We implemented a warming experiment (using open-top chambers) along a chronosequence. A chronosequence is essentially a series of sites that have certain things in common, such as climate, parent material (e.g. in our case it is the glacial till that was underneath the glacier), etc., but they vary in age. We use a chronosequence as a way to understand how vegetation and communities develop. For example, close to the glacier we have a site with no plants at all (because the soils there were only very recently exposed) and more vegetation nearer to Palmer Station (because these have been ice-free since the 1960s). Because climate is similar and the geologic material also, we can predict that the sites near the glacier to become more similar to the site close to the station (in terms of plant and soil microbial communities).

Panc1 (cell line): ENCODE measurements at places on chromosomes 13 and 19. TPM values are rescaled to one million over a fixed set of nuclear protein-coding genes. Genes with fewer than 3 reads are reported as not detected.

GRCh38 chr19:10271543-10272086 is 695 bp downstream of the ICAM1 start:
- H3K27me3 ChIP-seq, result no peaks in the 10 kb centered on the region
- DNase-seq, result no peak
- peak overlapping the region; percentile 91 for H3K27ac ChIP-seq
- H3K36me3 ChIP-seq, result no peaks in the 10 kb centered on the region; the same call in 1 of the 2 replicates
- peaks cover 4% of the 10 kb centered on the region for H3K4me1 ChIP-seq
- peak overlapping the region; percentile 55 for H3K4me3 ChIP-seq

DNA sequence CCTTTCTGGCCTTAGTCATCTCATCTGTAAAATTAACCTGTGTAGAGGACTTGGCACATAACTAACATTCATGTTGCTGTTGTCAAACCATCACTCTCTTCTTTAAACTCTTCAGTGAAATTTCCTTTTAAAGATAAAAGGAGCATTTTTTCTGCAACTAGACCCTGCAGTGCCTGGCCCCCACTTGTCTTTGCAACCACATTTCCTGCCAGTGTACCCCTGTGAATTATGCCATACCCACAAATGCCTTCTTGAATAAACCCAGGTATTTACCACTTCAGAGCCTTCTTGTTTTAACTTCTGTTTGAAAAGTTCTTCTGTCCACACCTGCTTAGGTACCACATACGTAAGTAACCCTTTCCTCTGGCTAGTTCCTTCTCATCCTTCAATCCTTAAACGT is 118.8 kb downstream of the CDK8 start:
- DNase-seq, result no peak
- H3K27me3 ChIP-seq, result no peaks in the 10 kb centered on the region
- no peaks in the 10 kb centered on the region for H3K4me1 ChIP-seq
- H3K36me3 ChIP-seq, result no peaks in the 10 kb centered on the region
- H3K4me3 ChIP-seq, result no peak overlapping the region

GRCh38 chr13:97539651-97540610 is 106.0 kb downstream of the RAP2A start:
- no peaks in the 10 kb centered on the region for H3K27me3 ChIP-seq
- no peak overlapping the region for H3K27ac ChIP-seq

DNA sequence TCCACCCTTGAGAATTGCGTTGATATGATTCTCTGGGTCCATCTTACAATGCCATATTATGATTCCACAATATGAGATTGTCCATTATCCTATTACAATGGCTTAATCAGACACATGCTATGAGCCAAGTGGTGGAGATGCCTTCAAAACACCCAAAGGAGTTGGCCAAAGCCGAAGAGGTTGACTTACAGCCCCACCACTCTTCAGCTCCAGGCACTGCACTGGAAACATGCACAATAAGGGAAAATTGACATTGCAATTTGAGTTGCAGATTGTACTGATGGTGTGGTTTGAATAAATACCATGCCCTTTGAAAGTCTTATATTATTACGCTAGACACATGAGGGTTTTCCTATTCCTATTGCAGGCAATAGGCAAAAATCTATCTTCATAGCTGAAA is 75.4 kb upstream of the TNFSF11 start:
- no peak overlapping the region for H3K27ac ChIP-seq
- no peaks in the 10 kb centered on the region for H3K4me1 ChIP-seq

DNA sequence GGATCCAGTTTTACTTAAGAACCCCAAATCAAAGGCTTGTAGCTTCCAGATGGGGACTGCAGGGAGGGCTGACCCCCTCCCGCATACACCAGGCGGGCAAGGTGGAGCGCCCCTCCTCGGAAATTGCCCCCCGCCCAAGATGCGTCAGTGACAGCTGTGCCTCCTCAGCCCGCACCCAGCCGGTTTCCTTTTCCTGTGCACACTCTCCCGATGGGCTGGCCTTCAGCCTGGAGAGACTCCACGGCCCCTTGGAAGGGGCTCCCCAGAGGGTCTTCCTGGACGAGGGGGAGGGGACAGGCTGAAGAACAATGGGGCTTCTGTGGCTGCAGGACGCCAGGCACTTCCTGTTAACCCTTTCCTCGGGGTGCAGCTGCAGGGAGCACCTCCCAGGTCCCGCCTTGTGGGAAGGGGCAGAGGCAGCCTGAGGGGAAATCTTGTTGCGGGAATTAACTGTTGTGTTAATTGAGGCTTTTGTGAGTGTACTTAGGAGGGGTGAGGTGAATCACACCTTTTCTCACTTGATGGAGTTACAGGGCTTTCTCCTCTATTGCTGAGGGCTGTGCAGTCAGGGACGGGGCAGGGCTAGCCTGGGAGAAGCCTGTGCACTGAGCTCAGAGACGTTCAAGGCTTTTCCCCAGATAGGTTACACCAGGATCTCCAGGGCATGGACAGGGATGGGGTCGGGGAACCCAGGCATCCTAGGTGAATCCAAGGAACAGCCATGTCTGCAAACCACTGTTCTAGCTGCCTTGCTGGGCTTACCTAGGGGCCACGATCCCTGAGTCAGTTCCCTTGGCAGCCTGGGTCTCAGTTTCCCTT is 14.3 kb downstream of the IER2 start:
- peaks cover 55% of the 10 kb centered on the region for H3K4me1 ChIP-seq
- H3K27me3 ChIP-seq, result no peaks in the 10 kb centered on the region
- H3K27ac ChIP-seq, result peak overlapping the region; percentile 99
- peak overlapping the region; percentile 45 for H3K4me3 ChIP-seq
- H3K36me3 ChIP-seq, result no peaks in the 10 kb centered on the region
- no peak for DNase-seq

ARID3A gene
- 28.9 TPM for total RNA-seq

Where exactly on the chronosequence are our sites located? See the graph I created below. The different colors represent where the glacier edge was in different years!! The lines consist of individual points, and in 1963 close to the station (on the left side of the image), the GPS coordinates were measured far more sporadically than all the other years (hence, more dotted). But aside from that: calculations show that the glacier recedes about 10 meters per year!!
Unfortunately, nearly 90% of glaciers on the western Antarctic Peninsula are receding, and similar rates of recession have been reported elsewhere ….
From the graph you can see that our sites (large bright red dots) are about 1 year, 20 years and 60 years in age. The one on Litchfield island (not shown) is likely about 1,000 years old. For us, this is a nice chronosequence to study how additional warming (with our chambers) may affect plant and microbial communities along the chronosequence.
(Sattelite image is copyrighted 2018 DigitalGlobe, Inc.; GPS coordinates were provided by Palmer Station staff, including Marissa Goerke).